Sentence Fragments, Sound, and Setting in Suttree and The Road

Rachel Furey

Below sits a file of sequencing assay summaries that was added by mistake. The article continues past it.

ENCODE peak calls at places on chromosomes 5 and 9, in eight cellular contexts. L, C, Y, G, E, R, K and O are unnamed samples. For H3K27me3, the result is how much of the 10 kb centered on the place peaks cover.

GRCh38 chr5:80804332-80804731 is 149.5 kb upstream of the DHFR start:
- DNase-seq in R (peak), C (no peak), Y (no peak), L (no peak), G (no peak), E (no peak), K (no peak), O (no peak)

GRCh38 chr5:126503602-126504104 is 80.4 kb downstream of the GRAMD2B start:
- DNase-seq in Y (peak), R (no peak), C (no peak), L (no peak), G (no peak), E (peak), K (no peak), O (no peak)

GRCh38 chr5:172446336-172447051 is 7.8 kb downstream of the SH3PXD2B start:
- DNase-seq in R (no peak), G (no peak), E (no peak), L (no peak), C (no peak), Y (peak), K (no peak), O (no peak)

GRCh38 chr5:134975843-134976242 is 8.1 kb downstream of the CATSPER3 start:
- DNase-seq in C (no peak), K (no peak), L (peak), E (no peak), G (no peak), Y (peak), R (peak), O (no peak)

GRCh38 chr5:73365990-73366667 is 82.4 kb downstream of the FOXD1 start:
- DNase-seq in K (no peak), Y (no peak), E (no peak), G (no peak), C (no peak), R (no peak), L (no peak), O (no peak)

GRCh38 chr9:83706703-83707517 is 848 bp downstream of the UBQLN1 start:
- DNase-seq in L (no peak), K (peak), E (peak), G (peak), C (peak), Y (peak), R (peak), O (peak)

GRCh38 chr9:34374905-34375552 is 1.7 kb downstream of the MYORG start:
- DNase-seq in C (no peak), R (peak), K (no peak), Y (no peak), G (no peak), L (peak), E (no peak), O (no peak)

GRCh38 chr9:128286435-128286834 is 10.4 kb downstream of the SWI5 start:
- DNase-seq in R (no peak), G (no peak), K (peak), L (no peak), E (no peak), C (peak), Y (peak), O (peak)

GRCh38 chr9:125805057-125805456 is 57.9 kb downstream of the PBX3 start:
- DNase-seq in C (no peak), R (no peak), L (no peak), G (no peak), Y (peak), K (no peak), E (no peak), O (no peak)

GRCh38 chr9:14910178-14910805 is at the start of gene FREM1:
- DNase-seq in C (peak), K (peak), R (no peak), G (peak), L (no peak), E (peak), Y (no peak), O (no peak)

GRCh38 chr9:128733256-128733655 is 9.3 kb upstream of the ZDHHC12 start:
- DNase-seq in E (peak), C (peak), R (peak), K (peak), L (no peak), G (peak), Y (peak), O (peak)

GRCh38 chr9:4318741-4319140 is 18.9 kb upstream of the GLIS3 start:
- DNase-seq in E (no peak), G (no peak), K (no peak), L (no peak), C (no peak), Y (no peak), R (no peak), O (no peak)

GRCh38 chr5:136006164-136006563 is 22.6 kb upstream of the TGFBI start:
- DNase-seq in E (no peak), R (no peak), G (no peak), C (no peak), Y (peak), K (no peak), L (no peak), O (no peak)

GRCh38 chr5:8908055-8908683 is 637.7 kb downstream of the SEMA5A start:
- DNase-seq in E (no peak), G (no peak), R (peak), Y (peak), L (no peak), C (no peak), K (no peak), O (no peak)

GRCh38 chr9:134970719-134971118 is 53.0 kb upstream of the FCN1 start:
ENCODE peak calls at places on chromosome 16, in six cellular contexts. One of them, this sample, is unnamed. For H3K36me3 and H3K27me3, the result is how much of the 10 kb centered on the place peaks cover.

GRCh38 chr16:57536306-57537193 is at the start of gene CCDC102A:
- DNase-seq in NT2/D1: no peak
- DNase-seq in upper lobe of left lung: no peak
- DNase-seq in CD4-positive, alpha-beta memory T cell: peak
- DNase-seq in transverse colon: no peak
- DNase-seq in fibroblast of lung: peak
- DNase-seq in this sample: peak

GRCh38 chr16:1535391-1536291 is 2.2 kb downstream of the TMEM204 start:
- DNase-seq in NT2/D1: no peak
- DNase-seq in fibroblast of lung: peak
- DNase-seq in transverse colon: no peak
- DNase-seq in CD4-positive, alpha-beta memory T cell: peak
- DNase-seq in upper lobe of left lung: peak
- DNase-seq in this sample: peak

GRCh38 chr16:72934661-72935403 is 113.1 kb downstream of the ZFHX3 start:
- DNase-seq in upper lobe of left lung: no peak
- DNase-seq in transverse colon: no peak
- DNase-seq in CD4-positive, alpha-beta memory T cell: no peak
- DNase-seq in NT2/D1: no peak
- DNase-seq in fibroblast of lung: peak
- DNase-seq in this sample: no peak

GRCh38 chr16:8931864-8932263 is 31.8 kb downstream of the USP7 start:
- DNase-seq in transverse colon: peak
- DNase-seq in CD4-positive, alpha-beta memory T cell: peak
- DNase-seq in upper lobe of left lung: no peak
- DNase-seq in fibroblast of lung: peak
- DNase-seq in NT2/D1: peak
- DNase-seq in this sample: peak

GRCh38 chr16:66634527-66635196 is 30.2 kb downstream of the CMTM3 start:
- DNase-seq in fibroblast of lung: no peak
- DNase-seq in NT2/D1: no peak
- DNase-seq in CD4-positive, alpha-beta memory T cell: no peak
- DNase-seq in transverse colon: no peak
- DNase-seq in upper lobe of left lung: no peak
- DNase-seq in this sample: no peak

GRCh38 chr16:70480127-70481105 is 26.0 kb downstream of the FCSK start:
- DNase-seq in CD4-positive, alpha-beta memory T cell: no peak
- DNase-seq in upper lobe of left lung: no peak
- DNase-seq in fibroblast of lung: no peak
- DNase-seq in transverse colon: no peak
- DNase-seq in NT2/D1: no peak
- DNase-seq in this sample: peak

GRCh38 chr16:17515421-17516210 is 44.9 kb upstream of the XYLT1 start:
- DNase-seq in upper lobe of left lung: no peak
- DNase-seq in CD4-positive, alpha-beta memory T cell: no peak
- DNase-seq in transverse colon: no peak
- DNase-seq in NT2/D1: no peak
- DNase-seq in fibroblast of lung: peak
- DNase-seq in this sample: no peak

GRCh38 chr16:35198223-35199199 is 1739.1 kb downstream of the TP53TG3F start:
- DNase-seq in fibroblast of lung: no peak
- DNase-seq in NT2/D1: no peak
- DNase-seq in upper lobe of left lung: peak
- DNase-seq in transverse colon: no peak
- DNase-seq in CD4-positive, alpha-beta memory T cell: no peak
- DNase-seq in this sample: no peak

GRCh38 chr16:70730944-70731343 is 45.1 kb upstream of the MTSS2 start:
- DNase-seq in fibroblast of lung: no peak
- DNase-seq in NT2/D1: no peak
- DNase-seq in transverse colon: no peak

Cormac McCarthy is widely known not only for his distinct choices in style that set him apart from other writers, but also for the significant changes in style that he implements with each new novel. John Cant notes that “no two novels of his have the same form” (“The Road” 267). Separated in publication by twenty-seven years, Suttree and The Road are two such novels. However, despite their differences in style, they also share some similarities. Of all of McCarthy’s work, they offer readers the most access to the internal thoughts of the protagonists. McCarthy’s stylistic choices, particularly sentence fragments, which relay thoughts to readers in the same manner characters would think them, work to both close the gap between the reader and the protagonist while also pulling the reader’s attention toward specific details. Often, the details found within the sentence fragments highlight the abject. J. Douglas Canfield notes that Julia Kristeva’s “theory of abjection” was published at about the same time as Suttree (665). He refers to the abject as “filth, detritus, excrement, the slime of life that pulls us ineluctably toward what Freud calls the ‘reality principle’ of death” (Canfield 665). Both novels feature the frequent use of sentence fragments, which generally serve one of two functions: to demonstrate the protagonist’s thoughts as action is occurring (drawing the reader’s attention to particular details regarding the actions of the protagonist, including character flaws) or to describe the setting surrounding the protagonist (drawing the reader’s attention to particular details regarding the setting, especially the deteriorating parts of it).

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